Back in 1847 a group of 250 physicians convened in Philadelphia to establish this American Medical Association. Well, I'm going to tell you what I told them. [Laughter] We have the best health care in the world, because it has remained private. And, working together, we'll keep it that way. The Government plays a role, of course. I believe medicare and medicaid have filled genuine needs in our society. But our Federal health care system was designed backward. The incentives have not been to save, but to spend. medicare and Medicaid costs have gone up nearly 600 percent since 1970. For too long, the Federal Government has had a blank cheek mentality. The hospital simply filled in the amount they wanted and then Uncle Sam, or, to be more precise, the hard-pressed American taxpayer paid the bill.

Today, for example, medicare payments for treating a heart attack can average $1,500 at one hospital and $9,000 at another, with no apparent difference in quality. Likewise, medicare payments for hip replacements can vary from $2,100 to $8,200. And payments for cataract removal can vary from $450 to $2,800.

One of our reform measures to control hospital costs has already been passed. No longer will we pay virtually whatever the hospital asks. With our Prospective Payment Program, we'll pay one fair rate, and the hospital that delivers its services at a cost less than that rate can keep the difference. In the past the government actually subsidized and encouraged inefficiency by paying more to the inefficient hospital than to the efficient one.

Medicare cost-sharing has often seemed backward as well. Under current law, unbelievable as it seems, medicare hospital coverage can actually expire in the event of catastrophic illness—just when it's needed most. And even when the coverage has not expired, those in a hospital with stays for 60 days must make every high, out-of-pocket payment. In contrast, those with shorter hospital stays pay nothing out-of-pocket after the first day. It's cheaper for the patient to be at the hospital than at home.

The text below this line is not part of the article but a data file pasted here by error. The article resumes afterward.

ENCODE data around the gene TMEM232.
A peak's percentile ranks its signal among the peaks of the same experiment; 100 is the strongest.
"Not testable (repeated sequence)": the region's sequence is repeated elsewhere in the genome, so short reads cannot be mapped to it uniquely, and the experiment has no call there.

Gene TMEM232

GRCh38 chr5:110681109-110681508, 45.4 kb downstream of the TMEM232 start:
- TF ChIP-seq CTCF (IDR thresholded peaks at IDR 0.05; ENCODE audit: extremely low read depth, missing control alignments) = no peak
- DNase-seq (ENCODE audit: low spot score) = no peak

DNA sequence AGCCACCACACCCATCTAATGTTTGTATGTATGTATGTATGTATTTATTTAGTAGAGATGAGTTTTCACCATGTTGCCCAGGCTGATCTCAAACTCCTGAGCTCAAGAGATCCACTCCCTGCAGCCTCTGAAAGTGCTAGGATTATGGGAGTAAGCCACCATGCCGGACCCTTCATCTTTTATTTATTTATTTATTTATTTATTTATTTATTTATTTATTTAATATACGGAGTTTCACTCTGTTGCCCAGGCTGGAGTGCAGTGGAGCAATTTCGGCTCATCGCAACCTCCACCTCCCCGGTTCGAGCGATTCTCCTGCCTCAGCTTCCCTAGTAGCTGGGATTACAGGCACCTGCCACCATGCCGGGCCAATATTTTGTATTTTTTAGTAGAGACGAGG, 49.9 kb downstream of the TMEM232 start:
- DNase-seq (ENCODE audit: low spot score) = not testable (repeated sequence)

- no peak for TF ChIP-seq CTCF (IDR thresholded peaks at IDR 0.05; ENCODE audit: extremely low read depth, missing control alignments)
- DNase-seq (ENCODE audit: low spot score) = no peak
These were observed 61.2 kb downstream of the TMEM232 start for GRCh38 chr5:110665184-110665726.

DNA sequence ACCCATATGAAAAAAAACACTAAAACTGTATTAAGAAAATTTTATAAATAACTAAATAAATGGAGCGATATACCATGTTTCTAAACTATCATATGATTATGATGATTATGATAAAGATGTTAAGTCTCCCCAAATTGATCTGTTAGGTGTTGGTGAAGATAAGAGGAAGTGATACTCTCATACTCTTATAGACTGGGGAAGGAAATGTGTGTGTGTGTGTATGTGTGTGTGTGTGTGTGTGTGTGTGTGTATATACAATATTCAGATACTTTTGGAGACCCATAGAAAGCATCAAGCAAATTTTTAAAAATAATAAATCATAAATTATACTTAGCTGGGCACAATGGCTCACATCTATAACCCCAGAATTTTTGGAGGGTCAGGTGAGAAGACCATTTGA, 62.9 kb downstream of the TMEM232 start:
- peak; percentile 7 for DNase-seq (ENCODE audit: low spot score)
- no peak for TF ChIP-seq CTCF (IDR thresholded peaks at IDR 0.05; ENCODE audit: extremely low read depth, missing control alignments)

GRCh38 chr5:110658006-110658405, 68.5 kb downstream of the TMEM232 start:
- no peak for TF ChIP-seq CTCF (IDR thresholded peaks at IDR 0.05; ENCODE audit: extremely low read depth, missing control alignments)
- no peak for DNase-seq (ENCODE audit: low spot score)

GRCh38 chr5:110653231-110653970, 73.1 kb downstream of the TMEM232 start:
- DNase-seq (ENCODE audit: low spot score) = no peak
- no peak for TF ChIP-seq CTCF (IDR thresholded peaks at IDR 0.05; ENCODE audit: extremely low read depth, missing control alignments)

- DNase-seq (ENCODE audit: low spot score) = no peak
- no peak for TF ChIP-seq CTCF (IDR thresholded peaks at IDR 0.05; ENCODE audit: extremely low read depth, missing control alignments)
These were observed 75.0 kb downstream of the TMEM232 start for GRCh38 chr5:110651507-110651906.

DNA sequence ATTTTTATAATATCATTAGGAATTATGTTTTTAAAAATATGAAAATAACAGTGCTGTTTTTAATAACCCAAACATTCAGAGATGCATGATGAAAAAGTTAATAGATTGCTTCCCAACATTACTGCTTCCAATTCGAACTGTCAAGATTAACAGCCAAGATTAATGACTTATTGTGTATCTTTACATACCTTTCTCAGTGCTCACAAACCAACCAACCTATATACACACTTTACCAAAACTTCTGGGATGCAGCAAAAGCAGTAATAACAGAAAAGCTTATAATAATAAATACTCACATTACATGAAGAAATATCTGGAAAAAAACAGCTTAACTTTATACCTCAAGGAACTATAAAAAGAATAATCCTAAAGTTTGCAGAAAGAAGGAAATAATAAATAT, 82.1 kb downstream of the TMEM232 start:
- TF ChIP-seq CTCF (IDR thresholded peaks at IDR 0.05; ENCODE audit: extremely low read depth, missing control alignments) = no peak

We're trying to make coverage fairer by using moderate cost-sharing early in an illness, rather than imposing severe costs later, when the patient has little choice over the length of the hospital stay.

Under current law, the average patient hospitalized in 1984 for 150 consecutive days would owe $13,475 from his or her pocket and then bear the total cost of all subsequent hospital care. Under our plan, the patient would owe only $1,530 with absolutely no cost for subsequent hospital care. The copayments proposed for medicaid are nominal—$1 to $2 a day—and intended only to discourage the unnecessary use of services.

We also propose limiting the current tax subsidy for high-priced health plans. Most employer contributions for employee health benefits should be tax free because this encourages employee health insurance. Our plan would simply cap this tax-free treatment in order to correct the bias toward high-priced first dollar coverage. Health insurance should cover hepatitis and whooping cough, not hiccups. The proposed cap is an effort to make the tax law neutral in the choice between added wages and added health benefits. The Bible tells us that in creating the universe God made order out of chaos. Well, at times I think even the Almighty would have His hands full making orders out of the regulatory tangles that afflict our health care system. But our reforms are a conscientious start. Some of these reforms, such as prospective pricing, catastrophic coverage, and capping tax-free health insurance, many of you either support or remain flexible. And I want to thank you for these positions. I realize that other of our reforms, such as medicare vouchers or competitive bidding, many of you don't support.

Well, I'd like to explain an additional proposal you don't support—the 1-year freeze on medicare physician reimbursement. These payments have been increasing at highly inflationary rates. In 1982 they increased 21 percent and are expected to rise 19 percent more in 1983. Now we believe physicians, too, must share the burden of slowing the rise in health care costs. As the patient in the movie often says, "Give it to me straight, Doc." Well, we believe the straight answer is that a 1-year freeze is painful but necessary medicine.